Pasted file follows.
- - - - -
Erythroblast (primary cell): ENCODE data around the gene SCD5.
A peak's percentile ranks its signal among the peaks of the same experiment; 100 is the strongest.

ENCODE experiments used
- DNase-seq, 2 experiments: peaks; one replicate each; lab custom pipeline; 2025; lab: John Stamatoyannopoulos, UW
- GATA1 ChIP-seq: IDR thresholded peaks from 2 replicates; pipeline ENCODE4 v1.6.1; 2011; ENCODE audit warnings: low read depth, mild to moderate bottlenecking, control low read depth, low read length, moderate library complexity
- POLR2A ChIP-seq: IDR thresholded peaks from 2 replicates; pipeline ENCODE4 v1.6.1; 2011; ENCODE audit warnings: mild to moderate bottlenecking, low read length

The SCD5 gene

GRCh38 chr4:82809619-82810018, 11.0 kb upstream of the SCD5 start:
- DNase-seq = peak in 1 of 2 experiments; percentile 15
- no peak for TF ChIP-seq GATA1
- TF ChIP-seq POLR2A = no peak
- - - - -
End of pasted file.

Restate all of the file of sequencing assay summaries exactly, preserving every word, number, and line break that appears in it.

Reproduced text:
Erythroblast (primary cell): ENCODE data around the gene SCD5.
A peak's percentile ranks its signal among the peaks of the same experiment; 100 is the strongest.

ENCODE experiments used
- DNase-seq, 2 experiments: peaks; one replicate each; lab custom pipeline; 2025; lab: John Stamatoyannopoulos, UW
- GATA1 ChIP-seq: IDR thresholded peaks from 2 replicates; pipeline ENCODE4 v1.6.1; 2011; ENCODE audit warnings: low read depth, mild to moderate bottlenecking, control low read depth, low read length, moderate library complexity
- POLR2A ChIP-seq: IDR thresholded peaks from 2 replicates; pipeline ENCODE4 v1.6.1; 2011; ENCODE audit warnings: mild to moderate bottlenecking, low read length

The SCD5 gene

GRCh38 chr4:82809619-82810018, 11.0 kb upstream of the SCD5 start:
- DNase-seq = peak in 1 of 2 experiments; percentile 15
- no peak for TF ChIP-seq GATA1
- TF ChIP-seq POLR2A = no peak